Punch 'lightest e-mtb' into your browser and some crazy headline weights pop up, but not all of them are quite what they seem.


It stands to reason that even the best e-bikes are going to be heavier than the best analogue bikes for the simple reason that they come with the additional weight of batteries, motors, controllers, and wiring. So when manufacturers start touting e-bike weights that are comparable with non-assisted models, it starts to smell a little fishy.

For mid-power bikes 16kg builds are becoming increasingly common and lots of full power e-bikes now claim to weigh in under the 20kg barrier. But few, if any, actually deliver on their promise because there’s no escaping the simple mathematics of it all. So let’s do the sums. If the lightest e-bike motor is currently 2kg with the display and wiring, which is being very generous, and a 360Wh battery typically weighs 2kg, then adding the lightest e-bike system to any platform means that you instantly pay a 4kg weight penalty at the bare minimum. Often it’s more as the frame also needs reinforcing.

Focus Vam2 SL e-bike

The Focus Vam2 SL e-bike claims a 16.2kg headline weight, but that’s not without compromise.

So is your 16kg e-bike with its Category 4 rated frame really a trail bike? No, it is a lightweight XC bike with the e-bike system attached. And the real problem with that approach, is that most of the components on the bike weren’t designed for the rigours of trail riding or for the extra payload.

Merida eOne-Sixty

The new Merida eOne-Sixty is 22.2kg (claimed) with a full power motor and 600Wh battery.

Working backwards from a headline weight is a useful method for sniffing out bogus weight and category claims. Because, if the best analogue enduro bikes typically weigh 16kg, then lightweight e-bike versions are going to have to weigh 20kg. Remember, it’s a minimum of 4kg for a battery and mot0r. Hop up to full power e-bikes and you add 0.8kg to the motor weight and an extra 2kg to get a 750Wh battery, which makes 23kg a realistic weight for a lightweight full power e-bike.

So until battery tech improves, and motors get lighter, there’s simply no avoiding the weight increases when adding electrical assistance. But that hasn’t stopped manufacturers trying to offset the extra weight of the e-bike system elsewhere. Some of the solutions are smart, others are painfully dumb, so we thought we’d outline the 13 key ways bike brands try to reduce the weight of their e-bikes, so you don’t get sucked into those headline weight claims.

Transition Bikes

Smaller sizes mean less frame material and less weight

1. Weighing smaller size bikes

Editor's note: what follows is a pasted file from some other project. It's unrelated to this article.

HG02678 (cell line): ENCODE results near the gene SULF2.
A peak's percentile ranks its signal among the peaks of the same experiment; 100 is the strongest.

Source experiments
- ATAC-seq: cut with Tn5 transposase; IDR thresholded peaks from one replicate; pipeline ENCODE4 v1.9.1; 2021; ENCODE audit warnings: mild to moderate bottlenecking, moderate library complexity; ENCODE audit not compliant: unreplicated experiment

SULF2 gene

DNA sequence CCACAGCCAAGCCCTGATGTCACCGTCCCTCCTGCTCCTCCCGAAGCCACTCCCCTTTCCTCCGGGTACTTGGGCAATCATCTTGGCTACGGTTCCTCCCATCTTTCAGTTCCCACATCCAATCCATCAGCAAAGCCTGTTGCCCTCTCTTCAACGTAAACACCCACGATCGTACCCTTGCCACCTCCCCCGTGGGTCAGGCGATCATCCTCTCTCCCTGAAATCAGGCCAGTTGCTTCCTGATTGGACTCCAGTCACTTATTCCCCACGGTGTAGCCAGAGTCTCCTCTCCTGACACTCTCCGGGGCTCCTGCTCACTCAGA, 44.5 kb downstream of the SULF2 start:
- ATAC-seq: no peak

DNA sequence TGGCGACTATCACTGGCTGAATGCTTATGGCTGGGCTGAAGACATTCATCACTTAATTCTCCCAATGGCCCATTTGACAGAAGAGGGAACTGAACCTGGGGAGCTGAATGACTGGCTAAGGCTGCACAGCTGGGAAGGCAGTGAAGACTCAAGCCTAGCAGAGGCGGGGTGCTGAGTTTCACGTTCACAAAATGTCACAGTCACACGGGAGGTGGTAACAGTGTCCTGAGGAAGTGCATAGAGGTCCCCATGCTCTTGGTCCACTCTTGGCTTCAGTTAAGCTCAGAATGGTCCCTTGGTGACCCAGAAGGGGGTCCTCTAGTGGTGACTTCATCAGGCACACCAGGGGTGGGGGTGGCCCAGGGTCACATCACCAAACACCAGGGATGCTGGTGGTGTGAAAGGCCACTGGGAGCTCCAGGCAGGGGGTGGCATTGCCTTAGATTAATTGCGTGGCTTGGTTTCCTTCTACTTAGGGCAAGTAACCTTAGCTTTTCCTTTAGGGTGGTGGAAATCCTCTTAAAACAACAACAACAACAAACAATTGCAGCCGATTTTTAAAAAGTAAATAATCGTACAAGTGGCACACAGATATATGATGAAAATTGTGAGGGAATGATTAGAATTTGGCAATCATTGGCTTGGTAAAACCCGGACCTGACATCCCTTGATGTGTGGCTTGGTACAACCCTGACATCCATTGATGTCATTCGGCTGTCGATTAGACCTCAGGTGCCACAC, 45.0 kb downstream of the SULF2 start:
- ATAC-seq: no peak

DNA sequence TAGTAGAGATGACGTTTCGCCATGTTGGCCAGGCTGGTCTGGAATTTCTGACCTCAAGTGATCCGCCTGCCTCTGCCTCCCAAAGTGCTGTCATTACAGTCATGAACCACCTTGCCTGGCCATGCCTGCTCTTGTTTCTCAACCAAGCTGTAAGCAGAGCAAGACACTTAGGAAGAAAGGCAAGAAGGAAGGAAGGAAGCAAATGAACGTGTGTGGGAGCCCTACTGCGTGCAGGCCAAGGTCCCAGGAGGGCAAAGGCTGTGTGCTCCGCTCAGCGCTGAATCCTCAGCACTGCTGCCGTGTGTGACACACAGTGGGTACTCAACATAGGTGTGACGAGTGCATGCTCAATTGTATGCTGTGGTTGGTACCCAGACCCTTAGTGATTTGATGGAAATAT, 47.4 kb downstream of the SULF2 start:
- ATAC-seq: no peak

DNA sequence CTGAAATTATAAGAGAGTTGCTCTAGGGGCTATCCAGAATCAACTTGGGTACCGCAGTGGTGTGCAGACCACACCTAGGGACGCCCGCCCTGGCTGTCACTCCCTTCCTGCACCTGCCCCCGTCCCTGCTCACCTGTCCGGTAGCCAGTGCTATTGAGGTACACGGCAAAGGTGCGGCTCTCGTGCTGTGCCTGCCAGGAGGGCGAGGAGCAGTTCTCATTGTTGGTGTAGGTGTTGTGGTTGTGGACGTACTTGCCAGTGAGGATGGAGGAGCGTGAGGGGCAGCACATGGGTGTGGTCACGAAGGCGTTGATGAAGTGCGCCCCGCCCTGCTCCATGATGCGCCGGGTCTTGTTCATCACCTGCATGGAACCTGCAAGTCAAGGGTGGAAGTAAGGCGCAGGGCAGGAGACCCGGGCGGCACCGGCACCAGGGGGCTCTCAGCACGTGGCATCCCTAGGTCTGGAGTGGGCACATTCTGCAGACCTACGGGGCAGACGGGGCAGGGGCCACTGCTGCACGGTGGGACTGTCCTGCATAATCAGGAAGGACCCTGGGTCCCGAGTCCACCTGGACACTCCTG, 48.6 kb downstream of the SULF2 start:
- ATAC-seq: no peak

Virtually all manufacturers are guilty of this cheap trick. Smaller frames use less material which in turn makes them lighter. They also have shorter steerer tubes on the forks, narrower handlebars and shorter seat tubes, all of which help melt away excess flab to deliver erroneous weights for the other size bikes in the range.

Canyon Neuron:ON 2023

The Nobby Nic tyres on the Canyon Neuron:ON keep the weight low, but will flat easily

2. Fitting wafer-thin tyres.

This is the cardinal sin of e-bike weight saving. Manufacturers nearly always fit thin sidewall tyres to hit their target weight with no regard for performance or durability. It’s like a weight cut before a prize fight, but the fighter never gets to rehydrate before taking the hits. Flat tyres aren’t as serious as a concussion, but they are a sure-fire way to ruin a ride.

Specialized Turbo Kenevo SL 2

The Specialized Turbo Kenevo SL 2 is super cool, just don’t forget your range extender

3. Scrimping on battery capacity

If you take a full power e-bike and swap the standard 750Wh battery for a 360Wh, which is typical for a lightweight mid-power e-bike, you can instantly lop over 2kg off the headline weight. Obviously you also effectively half the range, and then need to spend more money on a range extender which means the weight and price both go up. Smaller diameter down tubes associated with smaller batteries also reduce frame material and save some weight too.

The Whyte E-Lyte 140 has less travel, and less weight, but is also less capable than the Whyte E-Lyte 150

4. Reducing frame travel

This one is subtle, but it all adds up. By fitting a smaller eye-to-eye length and shorter stroke shock, like on the Whyte E-Lyte 140 Works, e-bike manufacturers cut weight and shift the bike into a shorter travel category which is often more fitting of the lightweight components that have also been fitted to help reduce the overall weight.

Specialized Turbo Levo Comp 2023 - shop bought eMTB of the year

The Specialized Turbo Levo Comp was our shop-bought eMTB of the year in 2023, and also the lightest bike in the test.

5. Designing the bike around a 27.5in rear wheel

Smaller diameter rims, shorter spokes and smaller tyres associated with a 27.5in rear wheel that’s popular on MX bikes like the Specialized Turbo Levo all help bikes look impressive on the scales. They also allow for shorter chainstays, which saves on frame material, and you can fit a smaller brake rotor and retain the same stopping power as a 29in wheel with a bigger rotor.